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WASHINGTON (AP) -- Missing children will have a greater chance of being spotted by an alerted public under a new federal law intended to aid the rapid spread of information over radio, TV and electronic highway signs.
The mother of the slain Amber Hagerman watched tearfully Wednesday as the legislation named after her daughter was signed into law by President Bush.
"It is important to expand the Amber Alert systems so police and sheriff departments gain thousands or even millions of allies in the search for missing children," Bush said at a signing ceremony in the White House Rose Garden.
"Every person who would think of abducting a child can know that a wide net will be cast," he said. "They may be found by a police cruiser or by the car right next to them on a highway. These criminals can know that any driver they pass could be the one that spots them and brings them to justice."
Already operating in 41 states, Amber Alert networks quickly distribute information about kidnapped children and their abductors.
The legislation signed Wednesday also includes stiffer federal penalties for crimes against children and gives prosecutors new tools to fight child pornography.
Among those on hand for the signing ceremoney was Elizabeth Smart, a 15-year-old from Salt Lake City making her first public appearance since being found in March, nine months after she was kidnapped at knifepoint from her bedroom. Smart smiled shyly, but said nothing.
Her parents, Ed and Louis Smart, fought hard for the legislation, which provides matching grants to states and communities for equipment and training to expand alert systems across America.
"It's bittersweet," said Donna Norris, who wore a button with the face of her daughter Amber, who was abducted in Arlington, Texas, and later was found murdered. "It's a chance to save other children's lives and I'm proud of it."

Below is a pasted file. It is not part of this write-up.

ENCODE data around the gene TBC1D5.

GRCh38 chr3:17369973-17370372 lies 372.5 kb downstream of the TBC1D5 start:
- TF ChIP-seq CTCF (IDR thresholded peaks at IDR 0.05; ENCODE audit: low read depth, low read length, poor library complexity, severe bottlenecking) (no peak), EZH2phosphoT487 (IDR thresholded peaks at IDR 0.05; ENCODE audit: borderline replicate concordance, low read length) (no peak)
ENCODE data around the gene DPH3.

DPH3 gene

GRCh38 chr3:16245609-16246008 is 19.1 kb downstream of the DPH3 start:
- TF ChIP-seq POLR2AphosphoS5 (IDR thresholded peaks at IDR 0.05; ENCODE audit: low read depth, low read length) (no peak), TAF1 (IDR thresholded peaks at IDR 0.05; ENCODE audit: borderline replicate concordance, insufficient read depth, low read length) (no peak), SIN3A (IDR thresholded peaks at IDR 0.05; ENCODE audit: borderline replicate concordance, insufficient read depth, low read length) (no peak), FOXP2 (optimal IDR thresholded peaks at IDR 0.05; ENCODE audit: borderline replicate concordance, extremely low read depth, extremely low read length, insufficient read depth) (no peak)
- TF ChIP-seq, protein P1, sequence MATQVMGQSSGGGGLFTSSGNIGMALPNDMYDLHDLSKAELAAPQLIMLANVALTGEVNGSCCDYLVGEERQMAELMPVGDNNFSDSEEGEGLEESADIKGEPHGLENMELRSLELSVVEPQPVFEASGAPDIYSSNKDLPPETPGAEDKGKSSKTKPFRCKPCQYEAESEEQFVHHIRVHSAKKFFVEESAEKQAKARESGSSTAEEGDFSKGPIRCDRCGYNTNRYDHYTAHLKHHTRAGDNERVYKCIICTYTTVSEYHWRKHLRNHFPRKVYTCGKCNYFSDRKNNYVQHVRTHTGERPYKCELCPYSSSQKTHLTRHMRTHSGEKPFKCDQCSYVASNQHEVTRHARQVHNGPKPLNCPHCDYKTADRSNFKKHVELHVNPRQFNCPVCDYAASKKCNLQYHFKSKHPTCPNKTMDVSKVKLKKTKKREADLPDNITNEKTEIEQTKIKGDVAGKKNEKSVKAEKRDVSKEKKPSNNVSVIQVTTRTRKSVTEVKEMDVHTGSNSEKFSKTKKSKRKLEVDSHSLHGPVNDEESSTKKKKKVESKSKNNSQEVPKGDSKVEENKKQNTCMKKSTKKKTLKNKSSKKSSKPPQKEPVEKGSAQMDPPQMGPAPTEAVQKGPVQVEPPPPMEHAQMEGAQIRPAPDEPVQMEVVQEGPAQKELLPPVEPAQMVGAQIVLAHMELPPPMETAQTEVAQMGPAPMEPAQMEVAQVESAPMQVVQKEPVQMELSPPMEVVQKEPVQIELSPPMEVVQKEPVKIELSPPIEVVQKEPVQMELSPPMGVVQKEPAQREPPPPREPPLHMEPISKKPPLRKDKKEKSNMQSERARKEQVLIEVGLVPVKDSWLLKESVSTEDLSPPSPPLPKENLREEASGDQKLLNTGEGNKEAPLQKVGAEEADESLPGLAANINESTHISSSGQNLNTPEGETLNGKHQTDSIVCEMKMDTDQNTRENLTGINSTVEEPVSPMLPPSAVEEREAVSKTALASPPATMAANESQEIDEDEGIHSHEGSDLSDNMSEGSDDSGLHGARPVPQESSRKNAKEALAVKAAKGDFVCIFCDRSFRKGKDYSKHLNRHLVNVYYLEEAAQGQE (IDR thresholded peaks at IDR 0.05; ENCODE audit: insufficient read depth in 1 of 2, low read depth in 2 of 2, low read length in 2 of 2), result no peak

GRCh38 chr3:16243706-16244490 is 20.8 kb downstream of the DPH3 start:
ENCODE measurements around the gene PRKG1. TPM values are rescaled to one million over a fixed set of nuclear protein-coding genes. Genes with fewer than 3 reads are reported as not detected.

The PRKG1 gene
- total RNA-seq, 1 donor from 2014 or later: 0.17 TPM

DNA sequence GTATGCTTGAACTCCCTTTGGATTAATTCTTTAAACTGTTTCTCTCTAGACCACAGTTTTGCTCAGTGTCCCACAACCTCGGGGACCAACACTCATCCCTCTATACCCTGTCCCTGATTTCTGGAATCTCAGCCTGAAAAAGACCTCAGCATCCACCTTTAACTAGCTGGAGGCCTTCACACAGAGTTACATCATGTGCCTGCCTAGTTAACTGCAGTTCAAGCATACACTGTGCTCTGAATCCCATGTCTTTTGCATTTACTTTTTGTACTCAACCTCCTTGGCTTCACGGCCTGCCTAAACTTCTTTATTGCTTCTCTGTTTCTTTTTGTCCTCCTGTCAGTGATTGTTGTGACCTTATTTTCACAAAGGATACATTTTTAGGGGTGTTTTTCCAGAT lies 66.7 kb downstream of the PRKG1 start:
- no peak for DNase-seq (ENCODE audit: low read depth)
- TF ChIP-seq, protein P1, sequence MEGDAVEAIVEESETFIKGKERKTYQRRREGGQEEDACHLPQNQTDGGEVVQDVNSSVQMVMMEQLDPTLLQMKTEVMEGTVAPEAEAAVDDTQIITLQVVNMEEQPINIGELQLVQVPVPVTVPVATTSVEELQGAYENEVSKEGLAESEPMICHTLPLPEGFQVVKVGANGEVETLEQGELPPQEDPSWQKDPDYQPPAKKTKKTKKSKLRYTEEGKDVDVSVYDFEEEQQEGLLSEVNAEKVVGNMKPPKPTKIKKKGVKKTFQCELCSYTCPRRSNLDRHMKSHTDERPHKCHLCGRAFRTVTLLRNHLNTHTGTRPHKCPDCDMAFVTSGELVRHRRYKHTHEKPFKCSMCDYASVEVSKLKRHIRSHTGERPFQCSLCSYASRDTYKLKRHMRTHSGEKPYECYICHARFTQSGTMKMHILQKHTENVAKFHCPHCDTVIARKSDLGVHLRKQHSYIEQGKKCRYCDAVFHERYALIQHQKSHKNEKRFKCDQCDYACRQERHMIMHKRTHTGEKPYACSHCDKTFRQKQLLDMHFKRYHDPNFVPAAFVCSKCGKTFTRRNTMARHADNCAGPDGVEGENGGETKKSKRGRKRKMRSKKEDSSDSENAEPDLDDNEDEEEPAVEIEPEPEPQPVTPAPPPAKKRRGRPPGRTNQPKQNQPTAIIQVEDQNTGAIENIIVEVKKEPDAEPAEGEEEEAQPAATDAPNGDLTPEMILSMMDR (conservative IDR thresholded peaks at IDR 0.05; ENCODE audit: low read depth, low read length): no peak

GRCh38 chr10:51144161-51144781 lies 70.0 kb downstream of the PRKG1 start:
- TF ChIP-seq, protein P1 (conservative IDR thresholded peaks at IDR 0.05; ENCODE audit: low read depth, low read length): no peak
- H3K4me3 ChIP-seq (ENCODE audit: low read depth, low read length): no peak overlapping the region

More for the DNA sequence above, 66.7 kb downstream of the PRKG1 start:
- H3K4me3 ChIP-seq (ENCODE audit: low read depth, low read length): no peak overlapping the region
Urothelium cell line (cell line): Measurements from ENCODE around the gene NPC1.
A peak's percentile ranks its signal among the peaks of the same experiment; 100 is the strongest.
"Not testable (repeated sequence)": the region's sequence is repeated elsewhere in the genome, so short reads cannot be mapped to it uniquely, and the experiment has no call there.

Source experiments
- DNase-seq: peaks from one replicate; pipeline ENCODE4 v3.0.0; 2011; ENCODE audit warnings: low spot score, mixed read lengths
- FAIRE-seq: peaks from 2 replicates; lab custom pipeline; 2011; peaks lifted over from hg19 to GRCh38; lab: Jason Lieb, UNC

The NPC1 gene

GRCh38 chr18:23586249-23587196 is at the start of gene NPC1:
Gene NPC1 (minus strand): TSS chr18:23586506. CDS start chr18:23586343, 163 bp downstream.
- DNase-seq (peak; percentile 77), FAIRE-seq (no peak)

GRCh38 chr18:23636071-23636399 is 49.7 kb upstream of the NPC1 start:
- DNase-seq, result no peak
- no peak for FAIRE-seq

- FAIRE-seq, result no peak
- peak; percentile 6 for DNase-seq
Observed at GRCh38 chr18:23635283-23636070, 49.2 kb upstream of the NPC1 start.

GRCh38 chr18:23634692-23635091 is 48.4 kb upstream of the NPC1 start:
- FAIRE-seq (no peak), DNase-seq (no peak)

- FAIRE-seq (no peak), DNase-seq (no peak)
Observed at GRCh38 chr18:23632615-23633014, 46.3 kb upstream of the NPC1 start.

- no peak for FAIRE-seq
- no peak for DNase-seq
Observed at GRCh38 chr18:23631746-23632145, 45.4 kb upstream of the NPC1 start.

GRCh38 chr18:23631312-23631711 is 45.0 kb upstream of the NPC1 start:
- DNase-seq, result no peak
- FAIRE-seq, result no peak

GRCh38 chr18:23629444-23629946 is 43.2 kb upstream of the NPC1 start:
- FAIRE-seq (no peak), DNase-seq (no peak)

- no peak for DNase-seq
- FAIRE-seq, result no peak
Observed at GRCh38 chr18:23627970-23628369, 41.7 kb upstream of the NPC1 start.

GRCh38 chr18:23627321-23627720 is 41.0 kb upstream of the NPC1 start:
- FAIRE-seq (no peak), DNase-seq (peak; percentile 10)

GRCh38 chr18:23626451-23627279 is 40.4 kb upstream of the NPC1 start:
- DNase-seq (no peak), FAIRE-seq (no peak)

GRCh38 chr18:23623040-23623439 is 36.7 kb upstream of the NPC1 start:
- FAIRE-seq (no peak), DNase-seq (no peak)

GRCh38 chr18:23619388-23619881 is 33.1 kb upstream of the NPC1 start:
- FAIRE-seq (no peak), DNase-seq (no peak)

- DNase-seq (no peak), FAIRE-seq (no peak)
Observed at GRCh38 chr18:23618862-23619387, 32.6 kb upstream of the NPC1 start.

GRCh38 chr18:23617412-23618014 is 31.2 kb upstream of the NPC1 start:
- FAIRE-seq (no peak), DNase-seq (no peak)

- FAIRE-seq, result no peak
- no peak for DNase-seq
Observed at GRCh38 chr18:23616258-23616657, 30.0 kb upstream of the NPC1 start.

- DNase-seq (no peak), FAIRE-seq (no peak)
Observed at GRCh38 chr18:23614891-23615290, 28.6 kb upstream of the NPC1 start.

After the ceremony, Ms. Norris hugged Elizabeth Smart, who stood between her parents, her blond hair pulled back with a white bow. Two people have been charged in her kidnapping.
At the urging of Republicans in Congress, the new law strengthens federal criminal penalties for child pornographers, sexual abusers and kidnappers.
Democrats argued that restricting federal judges' ability to reduce sentences for such crimes against children should have been more thoroughly debated, but the bill passed with broad bipartisan support: 400-25 in the House and 98-0 in the Senate.
Other provisions would prohibit the solicitation of anything represented to be child pornography, make it easier to prosecute sex tour operators and people who travel overseas for sex with minors, allow federal judges to order supervision of released sex offenders for the rest of their lives, make it illegal to attempt to take or keep a child outside the United States to avoid custody battles, and require convicted child pornographers to register in the National Sex Offender Registry.
It also allows for background checks for people who work with children and makes "virtual" child pornography -- a practice pedophiles used on the Internet -- illegal.
The package also includes provisions to discourage drug use in clubs -- a measure that businesses worry could land them in legal trouble.
(Copyright 2003 by The Associated Press. All Rights Reserved.)